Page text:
A man of greater strength, more laborious, more attentive about the future, would occupy more than a man of a contrary character. He, whose family is the most numerous having greater wants and more hands, extends his possessions further; this is a first cause of inequality.—Every piece of ground is not equally fertile; two men with the same extent of land, may reap a very different harvest; this is a second source of inequality. Property in descending from fathers to their children, divides into greater or less portions, according as the descendants are more or less numerous, and as one generation succeeds another, sometimes the inheritances again subdivide, and sometimes re-unite again by the extinction of some of the branches; this is a third source of inequality. The difference of knowledge, of activity, and, above all, the oeconomy of some, contrasted with the indolence, inaction, and dissipation of others, is a fourth principle of inequality, and the most powerful of all: the negligent and inattentive proprietor, who cultivates badly, who in a fruitful year consumes in frivolous things the whole of his superfluity, finds himself reduced on the least accident to request assistance from his more provident neighbour, and to live by borrowing.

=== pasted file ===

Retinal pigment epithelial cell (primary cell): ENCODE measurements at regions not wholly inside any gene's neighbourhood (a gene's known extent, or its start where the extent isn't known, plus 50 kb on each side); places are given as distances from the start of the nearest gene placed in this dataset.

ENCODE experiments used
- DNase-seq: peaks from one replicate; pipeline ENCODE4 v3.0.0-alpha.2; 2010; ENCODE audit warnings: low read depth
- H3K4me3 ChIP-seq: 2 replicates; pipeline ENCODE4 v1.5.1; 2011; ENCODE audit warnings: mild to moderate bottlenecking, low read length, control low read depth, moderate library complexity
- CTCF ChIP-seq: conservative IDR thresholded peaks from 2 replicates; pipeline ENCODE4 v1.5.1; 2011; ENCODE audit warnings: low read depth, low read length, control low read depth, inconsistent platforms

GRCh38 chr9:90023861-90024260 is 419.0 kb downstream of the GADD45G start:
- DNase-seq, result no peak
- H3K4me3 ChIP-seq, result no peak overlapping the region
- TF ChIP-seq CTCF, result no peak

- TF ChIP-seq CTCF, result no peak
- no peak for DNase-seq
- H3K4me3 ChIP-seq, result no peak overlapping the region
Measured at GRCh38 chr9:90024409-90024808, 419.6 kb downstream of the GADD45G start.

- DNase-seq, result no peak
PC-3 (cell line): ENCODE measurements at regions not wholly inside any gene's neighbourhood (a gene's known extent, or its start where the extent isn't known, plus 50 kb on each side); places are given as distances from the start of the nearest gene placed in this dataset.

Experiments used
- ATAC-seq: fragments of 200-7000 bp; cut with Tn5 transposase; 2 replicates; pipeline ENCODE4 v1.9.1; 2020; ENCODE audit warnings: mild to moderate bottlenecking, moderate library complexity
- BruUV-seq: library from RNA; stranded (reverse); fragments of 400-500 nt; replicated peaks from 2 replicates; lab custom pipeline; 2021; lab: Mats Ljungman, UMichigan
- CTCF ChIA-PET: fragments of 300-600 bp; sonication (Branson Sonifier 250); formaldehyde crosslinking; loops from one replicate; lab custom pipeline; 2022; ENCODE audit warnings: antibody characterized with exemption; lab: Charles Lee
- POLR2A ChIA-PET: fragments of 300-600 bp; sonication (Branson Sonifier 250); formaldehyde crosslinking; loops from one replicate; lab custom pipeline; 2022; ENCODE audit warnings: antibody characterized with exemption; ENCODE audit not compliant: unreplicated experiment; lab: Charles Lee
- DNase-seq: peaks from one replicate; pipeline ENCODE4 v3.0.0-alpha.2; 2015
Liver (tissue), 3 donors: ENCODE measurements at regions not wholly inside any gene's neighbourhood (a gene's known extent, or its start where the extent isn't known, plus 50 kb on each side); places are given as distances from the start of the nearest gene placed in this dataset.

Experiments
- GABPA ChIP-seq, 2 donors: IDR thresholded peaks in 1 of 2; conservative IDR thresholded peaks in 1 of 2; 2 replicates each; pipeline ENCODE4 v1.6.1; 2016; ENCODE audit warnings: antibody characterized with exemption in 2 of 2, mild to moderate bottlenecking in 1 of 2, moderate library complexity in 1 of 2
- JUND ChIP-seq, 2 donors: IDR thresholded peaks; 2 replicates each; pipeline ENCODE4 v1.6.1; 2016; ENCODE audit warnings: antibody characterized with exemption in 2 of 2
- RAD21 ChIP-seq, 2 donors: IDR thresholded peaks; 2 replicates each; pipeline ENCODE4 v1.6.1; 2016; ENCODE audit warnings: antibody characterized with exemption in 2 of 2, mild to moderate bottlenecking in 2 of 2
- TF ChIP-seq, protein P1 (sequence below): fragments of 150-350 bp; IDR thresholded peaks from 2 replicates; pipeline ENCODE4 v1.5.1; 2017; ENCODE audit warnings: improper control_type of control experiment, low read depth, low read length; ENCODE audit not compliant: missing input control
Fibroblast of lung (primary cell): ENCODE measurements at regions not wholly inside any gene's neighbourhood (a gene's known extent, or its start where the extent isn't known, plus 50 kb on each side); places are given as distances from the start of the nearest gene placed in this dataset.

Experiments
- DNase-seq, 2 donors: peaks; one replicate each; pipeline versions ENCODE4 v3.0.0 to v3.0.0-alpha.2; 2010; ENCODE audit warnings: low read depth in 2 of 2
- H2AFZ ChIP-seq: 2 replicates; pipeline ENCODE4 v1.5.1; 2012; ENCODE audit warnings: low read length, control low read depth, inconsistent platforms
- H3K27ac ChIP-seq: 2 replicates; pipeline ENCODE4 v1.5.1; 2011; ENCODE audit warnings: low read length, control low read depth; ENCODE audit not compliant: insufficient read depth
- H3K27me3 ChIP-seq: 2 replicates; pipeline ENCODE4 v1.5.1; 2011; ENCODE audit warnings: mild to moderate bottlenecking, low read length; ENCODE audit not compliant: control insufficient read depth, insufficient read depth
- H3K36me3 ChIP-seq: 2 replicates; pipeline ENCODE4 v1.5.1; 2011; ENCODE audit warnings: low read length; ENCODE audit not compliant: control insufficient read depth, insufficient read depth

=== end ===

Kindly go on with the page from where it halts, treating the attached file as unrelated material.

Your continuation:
A national Bank in the Capital of a great Kingdom or State must, it seems, contribute less to the utility of circulation because of the distance of its Provinces, than in a small State. And when money circulates there in greater abundance than among its neighbours a national Bank does more harm than good. An abundance of fictitious and imaginary money causes the same disadvantages as an increase of real money in circulation, by raising the price of Land and Labour, or by making works and manufactures more expensive at the risk of subsequent loss. But this furtive abundance vanishes at the first gust of discreet and precipitates disorder.